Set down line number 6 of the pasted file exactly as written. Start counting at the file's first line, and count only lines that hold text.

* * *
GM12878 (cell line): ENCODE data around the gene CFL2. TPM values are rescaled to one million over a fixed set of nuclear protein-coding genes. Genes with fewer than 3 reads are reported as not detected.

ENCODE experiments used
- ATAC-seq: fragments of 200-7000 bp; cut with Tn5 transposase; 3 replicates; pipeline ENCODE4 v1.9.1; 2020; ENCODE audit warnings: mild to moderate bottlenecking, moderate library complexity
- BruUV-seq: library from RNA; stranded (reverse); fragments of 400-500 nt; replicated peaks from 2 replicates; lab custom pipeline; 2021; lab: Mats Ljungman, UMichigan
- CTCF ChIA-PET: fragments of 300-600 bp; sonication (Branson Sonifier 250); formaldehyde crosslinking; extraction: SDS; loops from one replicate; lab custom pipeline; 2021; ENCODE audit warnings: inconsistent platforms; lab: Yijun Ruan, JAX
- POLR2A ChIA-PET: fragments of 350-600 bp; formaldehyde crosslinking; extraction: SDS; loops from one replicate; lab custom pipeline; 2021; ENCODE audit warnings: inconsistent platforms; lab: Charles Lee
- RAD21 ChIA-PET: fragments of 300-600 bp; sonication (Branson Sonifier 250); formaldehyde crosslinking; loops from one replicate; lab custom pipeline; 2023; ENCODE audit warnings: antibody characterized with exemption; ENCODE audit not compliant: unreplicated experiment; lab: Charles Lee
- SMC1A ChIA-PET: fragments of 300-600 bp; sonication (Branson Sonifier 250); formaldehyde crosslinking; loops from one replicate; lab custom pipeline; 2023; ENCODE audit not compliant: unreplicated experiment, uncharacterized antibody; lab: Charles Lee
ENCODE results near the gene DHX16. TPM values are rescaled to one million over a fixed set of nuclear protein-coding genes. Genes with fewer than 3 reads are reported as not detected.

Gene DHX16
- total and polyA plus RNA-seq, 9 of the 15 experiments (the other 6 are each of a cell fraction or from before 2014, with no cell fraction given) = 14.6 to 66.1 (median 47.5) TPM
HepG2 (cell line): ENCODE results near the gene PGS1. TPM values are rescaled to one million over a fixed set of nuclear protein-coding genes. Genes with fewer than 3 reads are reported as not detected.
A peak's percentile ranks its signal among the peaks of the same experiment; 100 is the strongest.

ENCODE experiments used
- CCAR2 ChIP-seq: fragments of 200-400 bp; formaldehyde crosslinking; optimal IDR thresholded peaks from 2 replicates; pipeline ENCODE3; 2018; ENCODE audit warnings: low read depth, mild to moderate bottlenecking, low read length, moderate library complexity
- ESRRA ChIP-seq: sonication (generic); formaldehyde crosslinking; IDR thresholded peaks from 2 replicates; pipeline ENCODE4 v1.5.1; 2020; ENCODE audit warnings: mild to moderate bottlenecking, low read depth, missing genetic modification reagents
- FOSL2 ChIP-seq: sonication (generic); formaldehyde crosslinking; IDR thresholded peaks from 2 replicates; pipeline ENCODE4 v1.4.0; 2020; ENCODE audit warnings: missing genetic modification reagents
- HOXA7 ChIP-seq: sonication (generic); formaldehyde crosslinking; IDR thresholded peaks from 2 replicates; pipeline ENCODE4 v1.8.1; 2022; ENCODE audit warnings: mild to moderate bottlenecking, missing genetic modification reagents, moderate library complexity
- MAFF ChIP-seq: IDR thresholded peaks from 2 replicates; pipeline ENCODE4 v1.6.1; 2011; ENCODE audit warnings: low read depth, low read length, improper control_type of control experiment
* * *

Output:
- POLR2A ChIA-PET: fragments of 350-600 bp; formaldehyde crosslinking; extraction: SDS; loops from one replicate; lab custom pipeline; 2021; ENCODE audit warnings: inconsistent platforms; lab: Charles Lee